ROMO: A labor union representing a school district in Texas has published a flier that tells immigrants what to do in case immigration authorities come knocking on their doors. A union spokeswoman calls the raids a crisis and says providing this information is important to students and parents at the school district.
A local official reacted with indignation to the raids.
UNIDENTIFIED MALE: We have heard of several confirmed ICE actions in Austin. We are here to denounce those actions and to let the community know that we have their backs.
ROMO: Immigration and Customs Enforcement published a statement about the raid, saying the following, "The rash of recent reports about purported ICE checkpoints and random sweeps are false, dangerous and irresponsible.
"These reports create panic and put communities and law enforcement personnel in unnecessary danger. Individuals who falsely report such activities are doing a disservice to those they claim to support."
President Donald Trump made cracking down on illegal immigration a --
ROMO: -- central focus of his presidential campaign -- Rafael Romo, CNN, Atlanta.
VANIER: Russian president Vladimir Putin says he is ready to meet with Mr. Trump in person. Mr. Putin reiterated his hope on Friday for a dialogue to fully restore U.S.-Russia relations. So far, there's no date set for that meeting. But there may now be a venue. Our Clare Sebastian has details from Moscow.
CLARE SEBASTIAN, CNN CORRESPONDENT: Two weeks since Presidents Trump and Putin first spoke on the phone, the question of where and when they might meet in person is back in the headlines here in Moscow.
At a press conference with President Putin in the Russian capital Friday, the Slovenian president offered his capital city, Ljubljana, as a possible location for their first meeting.
This what President Putin had to say in response.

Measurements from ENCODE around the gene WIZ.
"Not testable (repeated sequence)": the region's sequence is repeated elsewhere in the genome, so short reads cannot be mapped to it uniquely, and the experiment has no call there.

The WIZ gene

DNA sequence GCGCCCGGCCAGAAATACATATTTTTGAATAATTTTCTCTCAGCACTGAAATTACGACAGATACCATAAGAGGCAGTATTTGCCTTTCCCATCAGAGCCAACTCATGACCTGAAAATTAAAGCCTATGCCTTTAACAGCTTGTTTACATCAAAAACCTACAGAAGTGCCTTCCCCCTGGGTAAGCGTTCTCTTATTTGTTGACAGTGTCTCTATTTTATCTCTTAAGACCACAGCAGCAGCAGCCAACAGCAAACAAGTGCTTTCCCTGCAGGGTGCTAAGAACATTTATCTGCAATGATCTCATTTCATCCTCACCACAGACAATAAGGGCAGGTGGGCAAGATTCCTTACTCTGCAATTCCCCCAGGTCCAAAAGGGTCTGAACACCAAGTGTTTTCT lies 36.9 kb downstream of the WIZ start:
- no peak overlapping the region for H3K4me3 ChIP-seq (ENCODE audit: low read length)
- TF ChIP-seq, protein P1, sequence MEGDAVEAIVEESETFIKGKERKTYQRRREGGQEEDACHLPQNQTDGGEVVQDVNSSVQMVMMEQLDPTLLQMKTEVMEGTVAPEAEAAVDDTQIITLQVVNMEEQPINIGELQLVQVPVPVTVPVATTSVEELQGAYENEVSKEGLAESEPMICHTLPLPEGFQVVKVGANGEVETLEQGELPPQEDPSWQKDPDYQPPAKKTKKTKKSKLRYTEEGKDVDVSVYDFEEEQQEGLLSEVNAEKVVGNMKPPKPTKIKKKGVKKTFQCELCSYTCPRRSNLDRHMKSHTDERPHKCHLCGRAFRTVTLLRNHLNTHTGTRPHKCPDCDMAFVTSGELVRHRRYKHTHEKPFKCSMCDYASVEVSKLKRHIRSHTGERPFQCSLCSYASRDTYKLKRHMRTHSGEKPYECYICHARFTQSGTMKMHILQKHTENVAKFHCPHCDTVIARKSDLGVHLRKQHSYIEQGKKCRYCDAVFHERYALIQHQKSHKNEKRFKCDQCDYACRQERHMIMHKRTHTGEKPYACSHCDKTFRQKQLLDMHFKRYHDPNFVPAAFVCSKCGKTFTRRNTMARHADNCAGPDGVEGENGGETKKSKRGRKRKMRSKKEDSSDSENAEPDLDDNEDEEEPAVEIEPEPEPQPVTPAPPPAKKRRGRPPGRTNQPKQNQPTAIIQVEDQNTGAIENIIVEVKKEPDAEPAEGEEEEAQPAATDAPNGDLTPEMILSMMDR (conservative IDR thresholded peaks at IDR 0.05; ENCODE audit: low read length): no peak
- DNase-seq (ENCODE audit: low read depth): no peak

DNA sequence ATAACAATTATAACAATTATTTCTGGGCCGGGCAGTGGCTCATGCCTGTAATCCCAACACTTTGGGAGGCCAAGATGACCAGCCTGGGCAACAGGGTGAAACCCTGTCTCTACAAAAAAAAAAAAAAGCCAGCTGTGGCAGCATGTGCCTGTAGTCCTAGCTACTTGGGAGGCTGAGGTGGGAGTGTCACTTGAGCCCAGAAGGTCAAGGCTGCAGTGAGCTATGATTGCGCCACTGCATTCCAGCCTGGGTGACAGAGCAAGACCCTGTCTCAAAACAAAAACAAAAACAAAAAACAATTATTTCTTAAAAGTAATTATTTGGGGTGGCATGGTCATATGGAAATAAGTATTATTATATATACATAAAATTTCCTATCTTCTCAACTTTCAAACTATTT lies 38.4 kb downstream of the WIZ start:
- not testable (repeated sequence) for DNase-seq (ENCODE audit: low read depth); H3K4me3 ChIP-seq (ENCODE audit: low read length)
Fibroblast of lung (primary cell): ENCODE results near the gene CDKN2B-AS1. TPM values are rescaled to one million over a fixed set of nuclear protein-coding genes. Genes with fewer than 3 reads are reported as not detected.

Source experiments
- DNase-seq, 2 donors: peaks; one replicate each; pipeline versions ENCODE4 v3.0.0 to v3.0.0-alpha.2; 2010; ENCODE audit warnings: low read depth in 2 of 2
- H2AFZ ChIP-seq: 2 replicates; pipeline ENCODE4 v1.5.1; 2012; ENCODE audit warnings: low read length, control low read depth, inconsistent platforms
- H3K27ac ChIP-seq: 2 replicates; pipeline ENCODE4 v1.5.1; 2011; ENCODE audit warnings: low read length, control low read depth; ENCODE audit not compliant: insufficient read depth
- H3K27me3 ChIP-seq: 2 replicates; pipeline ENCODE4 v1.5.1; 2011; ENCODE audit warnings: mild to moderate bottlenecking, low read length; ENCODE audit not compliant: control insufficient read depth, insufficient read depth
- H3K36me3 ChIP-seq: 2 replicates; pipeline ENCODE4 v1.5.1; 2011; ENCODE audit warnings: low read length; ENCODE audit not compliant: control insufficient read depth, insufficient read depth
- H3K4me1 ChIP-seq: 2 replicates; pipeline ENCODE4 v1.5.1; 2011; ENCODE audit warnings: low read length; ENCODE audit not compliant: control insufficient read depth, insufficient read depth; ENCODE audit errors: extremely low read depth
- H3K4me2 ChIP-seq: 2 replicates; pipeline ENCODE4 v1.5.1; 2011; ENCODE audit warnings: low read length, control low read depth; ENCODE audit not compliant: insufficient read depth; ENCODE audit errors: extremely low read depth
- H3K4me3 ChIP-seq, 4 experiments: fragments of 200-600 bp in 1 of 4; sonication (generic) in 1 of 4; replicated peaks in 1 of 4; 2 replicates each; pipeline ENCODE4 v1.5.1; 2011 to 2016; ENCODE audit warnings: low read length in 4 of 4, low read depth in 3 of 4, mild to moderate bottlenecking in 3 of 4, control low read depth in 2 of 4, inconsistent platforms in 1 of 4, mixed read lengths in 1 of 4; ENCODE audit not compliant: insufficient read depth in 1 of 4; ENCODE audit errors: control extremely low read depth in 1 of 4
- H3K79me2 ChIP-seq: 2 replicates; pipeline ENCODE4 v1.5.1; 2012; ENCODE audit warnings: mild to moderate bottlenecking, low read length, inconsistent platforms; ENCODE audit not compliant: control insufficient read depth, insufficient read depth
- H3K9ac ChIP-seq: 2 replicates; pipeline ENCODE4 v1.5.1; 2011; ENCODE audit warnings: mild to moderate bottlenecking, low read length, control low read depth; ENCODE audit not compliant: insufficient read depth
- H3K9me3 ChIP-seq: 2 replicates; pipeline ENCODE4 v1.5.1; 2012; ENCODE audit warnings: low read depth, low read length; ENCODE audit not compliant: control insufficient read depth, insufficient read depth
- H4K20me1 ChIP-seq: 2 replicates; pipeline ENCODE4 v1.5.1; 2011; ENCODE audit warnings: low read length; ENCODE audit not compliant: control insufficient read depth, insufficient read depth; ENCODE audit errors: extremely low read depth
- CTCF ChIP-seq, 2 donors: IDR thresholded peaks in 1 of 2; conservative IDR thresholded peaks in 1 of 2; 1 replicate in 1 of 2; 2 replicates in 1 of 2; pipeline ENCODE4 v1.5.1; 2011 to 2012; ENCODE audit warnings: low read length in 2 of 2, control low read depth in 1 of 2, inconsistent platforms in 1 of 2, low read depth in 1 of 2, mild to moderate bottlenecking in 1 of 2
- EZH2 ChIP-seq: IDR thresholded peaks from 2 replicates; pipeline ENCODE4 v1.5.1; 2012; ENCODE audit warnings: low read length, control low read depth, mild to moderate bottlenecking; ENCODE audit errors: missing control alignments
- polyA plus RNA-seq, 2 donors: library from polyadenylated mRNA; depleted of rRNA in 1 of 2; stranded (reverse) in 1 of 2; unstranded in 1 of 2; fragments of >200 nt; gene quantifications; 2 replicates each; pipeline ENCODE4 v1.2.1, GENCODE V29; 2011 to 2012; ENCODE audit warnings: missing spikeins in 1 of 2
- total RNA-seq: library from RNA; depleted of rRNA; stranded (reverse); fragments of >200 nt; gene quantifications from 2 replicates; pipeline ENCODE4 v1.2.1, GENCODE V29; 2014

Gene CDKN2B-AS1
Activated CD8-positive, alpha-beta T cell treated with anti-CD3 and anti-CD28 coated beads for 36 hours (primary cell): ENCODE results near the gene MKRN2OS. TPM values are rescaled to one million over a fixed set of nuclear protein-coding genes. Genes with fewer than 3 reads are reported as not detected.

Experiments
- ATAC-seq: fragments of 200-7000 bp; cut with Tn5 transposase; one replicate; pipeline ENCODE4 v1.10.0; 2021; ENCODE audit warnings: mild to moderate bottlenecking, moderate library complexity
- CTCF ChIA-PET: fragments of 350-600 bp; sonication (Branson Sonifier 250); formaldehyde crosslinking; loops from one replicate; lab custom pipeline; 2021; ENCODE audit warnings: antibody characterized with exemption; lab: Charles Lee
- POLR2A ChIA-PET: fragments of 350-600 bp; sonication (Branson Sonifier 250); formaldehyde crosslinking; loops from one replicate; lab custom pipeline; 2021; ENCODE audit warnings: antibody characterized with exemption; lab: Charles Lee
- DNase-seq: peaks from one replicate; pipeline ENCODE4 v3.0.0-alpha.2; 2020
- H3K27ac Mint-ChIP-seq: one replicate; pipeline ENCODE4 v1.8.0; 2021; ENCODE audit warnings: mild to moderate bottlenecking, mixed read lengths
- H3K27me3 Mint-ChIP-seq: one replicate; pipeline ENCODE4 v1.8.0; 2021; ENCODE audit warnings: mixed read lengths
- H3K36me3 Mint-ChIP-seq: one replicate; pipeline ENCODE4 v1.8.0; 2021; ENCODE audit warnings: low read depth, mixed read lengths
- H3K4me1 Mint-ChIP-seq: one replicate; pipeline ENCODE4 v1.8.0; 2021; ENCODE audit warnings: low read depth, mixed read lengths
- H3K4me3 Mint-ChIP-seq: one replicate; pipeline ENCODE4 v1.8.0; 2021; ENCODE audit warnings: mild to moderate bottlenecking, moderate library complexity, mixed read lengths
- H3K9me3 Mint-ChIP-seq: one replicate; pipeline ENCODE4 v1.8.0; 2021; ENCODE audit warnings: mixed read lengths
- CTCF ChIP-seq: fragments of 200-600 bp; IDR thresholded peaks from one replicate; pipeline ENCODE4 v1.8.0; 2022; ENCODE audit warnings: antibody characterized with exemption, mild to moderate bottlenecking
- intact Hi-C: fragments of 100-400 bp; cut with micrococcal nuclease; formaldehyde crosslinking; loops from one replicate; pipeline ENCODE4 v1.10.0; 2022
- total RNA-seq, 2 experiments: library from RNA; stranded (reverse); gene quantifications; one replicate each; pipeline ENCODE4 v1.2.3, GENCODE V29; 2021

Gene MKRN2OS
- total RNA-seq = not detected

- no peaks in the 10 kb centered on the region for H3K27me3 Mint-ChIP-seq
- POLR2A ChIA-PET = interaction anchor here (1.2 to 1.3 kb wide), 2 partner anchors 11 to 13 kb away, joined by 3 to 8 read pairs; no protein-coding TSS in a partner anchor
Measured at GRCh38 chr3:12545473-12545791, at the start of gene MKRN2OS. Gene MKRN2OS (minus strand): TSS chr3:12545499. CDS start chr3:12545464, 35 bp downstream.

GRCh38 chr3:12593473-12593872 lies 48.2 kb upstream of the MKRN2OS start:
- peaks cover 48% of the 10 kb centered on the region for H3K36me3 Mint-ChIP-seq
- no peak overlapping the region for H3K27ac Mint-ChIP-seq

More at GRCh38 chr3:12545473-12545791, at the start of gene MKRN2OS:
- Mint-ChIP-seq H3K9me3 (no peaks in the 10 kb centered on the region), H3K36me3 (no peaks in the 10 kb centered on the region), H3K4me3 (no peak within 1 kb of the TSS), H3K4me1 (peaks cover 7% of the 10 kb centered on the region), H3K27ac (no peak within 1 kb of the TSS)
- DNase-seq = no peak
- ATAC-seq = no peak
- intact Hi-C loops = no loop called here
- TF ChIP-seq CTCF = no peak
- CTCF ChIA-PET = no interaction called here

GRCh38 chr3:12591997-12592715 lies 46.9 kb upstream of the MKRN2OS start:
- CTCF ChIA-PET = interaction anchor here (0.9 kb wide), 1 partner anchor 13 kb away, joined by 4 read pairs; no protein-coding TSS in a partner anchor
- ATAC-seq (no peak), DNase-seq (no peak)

(BEGIN VIDEO CLIP)
VLADIMIR PUTIN, PRESIDENT OF RUSSIA (through translator): As for Ljubljana and Slovenia as a whole, of course, it is a wonderful place for such talks. However, it depends not only on us but on a wide range of circumstances and day-to-day business.
If these meetings take place, we have nothing against Ljubljana; we have already held such meetings in Ljubljana and I would like to thank in advance if there is such an opportunity. Mr. President spoke about that. I would like to thank Slovenia for its willingness to organize such a meeting.
(END VIDEO CLIP)
SEBASTIAN: Now of course, Slovenia might appeal to the U.S. side, being the birthplace of first lady Melania Trump. It's also the location of the first-ever meeting that took place between then- President Bush and President Putin back in 2001. President Putin also making the point, though, in that press
conference Friday that while he is ready and willing to restore the U.S.-Russian relationship, he says they can't start dialogue in earnest until the U.S. side finalizes its team and decides who will be dealing with Russia on certain key issues.
Those comments echoing a source at the Russian foreign ministry speaking to CNN earlier this week and expressing some frustration at the lack of counterparts at the U.S. State Department, saying that they are trying to understand who is dealing with what.
Now as for when we might find out more about that first face-to-face meeting between Presidents Trump and Putin, the Russian foreign minister, Sergey Lavrov, has said that he hopes to meet with his counterpart, secretary of state Rex Tillerson, at one of several high level meetings set to take place in Germany at the end of next week.
That meeting could pave the way for the first face-to-face contact between the two countries' presidents -- Clare Sebastian, CNN, Moscow.
VANIER: And clashes erupted again in a Paris suburb on Saturday over the alleged rape of a young man by police officers.
More than 2,000 people were involved in the riots and four vehicles were set on fire. The protests began when four police officers were accused of beating the 22-year-old man and raping him with a baton.
The interior ministry says all four have been charged with aggravated assault in the February 2nd incident; one of the officers has been charged with rape.
And that's it for us. Thank you for watching CNN NEWSROOM. I'm Cyril Vanier. "MARKETPLACE AFRICA" is next. Stay with CNN.